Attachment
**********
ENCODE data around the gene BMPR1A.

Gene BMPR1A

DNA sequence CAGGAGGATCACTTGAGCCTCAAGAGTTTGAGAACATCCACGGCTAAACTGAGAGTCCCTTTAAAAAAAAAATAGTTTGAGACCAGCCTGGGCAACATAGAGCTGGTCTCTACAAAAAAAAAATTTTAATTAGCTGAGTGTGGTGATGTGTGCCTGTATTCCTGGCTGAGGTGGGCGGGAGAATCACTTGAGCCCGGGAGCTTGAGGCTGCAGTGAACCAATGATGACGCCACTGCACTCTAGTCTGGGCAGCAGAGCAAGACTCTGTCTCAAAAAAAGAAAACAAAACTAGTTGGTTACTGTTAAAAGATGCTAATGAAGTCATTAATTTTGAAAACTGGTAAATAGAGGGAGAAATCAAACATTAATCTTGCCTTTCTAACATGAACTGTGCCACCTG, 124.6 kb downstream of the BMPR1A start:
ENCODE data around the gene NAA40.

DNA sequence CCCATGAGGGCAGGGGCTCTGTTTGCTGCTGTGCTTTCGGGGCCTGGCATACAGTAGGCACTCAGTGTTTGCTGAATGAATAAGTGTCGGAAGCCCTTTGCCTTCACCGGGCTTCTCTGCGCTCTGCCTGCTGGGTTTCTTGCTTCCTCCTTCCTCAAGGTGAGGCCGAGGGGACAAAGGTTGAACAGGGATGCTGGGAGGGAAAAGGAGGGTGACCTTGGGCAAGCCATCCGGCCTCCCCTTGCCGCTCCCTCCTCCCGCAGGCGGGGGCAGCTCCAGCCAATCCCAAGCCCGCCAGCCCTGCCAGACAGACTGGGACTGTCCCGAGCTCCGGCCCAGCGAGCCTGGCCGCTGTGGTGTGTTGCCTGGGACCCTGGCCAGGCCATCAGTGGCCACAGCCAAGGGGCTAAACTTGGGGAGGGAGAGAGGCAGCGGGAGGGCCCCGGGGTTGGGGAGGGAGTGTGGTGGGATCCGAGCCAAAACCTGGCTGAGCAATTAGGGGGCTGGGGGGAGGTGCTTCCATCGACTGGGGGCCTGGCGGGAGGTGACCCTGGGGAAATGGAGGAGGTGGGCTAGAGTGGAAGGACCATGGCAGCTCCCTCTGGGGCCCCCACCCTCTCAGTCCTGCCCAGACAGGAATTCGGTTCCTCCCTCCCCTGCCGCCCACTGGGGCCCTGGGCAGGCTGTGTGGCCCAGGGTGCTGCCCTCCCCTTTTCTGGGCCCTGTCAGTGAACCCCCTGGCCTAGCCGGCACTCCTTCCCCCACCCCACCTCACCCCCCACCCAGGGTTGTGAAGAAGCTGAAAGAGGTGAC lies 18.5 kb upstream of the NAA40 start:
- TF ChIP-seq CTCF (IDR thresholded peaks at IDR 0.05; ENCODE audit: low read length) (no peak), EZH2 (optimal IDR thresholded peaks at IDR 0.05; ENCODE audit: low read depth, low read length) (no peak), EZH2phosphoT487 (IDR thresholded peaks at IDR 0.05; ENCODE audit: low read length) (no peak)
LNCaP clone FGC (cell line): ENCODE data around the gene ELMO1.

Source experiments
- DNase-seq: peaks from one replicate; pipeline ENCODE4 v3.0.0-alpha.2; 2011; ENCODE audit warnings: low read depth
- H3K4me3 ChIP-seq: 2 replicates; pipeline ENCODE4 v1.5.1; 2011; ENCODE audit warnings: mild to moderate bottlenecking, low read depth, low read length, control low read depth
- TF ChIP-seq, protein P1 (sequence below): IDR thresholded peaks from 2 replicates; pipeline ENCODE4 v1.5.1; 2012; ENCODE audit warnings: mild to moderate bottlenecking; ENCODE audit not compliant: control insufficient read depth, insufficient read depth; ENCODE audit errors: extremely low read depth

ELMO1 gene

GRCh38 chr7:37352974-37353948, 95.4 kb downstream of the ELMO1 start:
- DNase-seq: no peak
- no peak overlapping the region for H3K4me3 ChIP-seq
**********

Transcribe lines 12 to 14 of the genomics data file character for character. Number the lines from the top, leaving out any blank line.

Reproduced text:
ELMO1 gene

GRCh38 chr7:37352974-37353948, 95.4 kb downstream of the ELMO1 start:
- DNase-seq: no peak